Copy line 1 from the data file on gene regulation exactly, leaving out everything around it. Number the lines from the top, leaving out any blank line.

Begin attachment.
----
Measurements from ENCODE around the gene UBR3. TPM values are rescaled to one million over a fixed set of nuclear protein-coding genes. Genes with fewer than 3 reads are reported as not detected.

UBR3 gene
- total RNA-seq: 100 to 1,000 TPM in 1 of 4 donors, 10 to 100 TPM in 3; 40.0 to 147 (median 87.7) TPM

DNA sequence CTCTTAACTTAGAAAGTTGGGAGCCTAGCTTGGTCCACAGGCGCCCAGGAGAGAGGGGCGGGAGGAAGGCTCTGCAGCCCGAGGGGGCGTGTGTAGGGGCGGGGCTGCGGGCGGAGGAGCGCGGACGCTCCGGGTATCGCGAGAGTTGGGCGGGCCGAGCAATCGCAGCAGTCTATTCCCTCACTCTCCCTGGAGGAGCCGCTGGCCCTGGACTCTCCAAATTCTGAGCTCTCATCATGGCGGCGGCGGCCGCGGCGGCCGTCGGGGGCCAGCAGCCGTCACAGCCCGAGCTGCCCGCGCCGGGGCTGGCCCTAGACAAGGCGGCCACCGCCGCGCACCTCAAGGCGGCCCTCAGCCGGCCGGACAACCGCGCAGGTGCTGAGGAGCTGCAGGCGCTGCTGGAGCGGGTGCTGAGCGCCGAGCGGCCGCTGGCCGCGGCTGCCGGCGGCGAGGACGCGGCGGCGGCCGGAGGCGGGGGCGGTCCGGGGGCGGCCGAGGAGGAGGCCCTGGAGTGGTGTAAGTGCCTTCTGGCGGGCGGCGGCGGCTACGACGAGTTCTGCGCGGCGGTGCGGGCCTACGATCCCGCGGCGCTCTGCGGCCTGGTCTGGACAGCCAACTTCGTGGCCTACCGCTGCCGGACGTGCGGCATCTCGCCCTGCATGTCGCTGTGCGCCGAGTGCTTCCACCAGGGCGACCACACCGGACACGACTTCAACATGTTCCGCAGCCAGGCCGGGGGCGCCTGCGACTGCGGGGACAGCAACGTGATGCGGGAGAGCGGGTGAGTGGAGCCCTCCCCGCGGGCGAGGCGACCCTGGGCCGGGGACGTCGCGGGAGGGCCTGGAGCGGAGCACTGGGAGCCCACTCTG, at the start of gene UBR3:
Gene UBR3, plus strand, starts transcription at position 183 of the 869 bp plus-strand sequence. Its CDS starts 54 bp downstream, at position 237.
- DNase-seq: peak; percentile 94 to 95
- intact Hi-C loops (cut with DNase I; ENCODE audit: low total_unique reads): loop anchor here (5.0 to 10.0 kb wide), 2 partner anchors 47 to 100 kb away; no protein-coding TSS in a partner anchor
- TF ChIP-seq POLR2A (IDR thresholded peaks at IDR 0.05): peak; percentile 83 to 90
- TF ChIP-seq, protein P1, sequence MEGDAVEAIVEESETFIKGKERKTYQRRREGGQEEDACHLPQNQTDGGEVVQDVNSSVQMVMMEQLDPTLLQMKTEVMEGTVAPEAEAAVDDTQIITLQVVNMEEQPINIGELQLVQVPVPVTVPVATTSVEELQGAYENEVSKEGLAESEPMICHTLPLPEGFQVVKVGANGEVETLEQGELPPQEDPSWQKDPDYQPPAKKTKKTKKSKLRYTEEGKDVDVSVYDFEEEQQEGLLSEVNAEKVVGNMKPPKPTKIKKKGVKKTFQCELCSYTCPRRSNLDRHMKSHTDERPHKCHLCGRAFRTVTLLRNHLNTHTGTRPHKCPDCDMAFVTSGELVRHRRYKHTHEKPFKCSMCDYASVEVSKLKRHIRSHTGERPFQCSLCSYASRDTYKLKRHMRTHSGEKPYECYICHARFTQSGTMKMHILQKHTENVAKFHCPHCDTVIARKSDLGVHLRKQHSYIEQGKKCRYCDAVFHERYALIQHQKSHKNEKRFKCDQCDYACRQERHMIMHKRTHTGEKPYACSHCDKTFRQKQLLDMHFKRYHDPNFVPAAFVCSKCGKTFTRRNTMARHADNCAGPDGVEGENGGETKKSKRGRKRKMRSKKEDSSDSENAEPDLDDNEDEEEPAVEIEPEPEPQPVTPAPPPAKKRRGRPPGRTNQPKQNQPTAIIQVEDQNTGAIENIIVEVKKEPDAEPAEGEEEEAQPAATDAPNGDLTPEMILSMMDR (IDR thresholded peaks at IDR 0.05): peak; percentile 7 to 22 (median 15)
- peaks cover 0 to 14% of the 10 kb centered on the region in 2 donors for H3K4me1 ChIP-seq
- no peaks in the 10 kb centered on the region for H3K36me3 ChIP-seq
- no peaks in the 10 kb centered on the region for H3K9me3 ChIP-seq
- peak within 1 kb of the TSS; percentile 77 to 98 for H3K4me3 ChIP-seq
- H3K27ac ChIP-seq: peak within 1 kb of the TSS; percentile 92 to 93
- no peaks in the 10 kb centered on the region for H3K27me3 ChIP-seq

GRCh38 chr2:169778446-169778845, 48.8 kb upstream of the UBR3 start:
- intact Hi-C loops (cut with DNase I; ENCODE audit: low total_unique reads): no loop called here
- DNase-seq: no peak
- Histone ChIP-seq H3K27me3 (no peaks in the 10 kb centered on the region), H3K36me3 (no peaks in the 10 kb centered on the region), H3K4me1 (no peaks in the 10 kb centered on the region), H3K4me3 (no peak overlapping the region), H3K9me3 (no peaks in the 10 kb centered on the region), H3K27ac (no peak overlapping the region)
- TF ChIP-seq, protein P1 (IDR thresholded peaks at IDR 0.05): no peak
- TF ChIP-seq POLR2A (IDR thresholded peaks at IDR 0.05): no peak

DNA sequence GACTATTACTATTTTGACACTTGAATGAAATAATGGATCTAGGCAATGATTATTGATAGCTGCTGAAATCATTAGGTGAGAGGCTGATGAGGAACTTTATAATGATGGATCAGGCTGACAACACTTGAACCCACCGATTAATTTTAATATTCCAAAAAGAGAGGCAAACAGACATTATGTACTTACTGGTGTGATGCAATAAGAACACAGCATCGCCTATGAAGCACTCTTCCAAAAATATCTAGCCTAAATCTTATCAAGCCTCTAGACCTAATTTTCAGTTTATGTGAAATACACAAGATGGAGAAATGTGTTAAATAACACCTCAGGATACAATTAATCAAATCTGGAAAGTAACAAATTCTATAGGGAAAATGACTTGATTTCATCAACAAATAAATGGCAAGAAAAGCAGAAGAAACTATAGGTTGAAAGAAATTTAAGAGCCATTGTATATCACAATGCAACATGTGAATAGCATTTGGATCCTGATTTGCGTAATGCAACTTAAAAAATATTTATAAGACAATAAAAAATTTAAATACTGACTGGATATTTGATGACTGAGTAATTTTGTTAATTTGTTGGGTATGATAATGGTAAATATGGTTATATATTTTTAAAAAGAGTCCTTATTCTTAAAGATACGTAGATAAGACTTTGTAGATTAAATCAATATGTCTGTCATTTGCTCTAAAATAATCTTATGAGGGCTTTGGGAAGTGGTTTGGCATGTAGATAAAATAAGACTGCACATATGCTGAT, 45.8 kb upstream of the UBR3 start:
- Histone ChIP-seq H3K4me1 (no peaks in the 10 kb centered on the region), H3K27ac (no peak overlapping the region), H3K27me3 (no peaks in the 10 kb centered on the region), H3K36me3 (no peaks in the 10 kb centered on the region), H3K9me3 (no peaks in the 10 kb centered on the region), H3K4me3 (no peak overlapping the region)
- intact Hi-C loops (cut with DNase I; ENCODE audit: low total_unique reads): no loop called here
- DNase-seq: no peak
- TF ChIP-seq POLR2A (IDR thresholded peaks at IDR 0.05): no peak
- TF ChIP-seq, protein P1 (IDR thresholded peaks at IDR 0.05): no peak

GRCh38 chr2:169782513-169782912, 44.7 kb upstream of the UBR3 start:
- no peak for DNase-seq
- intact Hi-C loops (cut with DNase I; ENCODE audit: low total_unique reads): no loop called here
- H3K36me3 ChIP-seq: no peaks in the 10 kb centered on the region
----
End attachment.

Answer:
Measurements from ENCODE around the gene UBR3. TPM values are rescaled to one million over a fixed set of nuclear protein-coding genes. Genes with fewer than 3 reads are reported as not detected.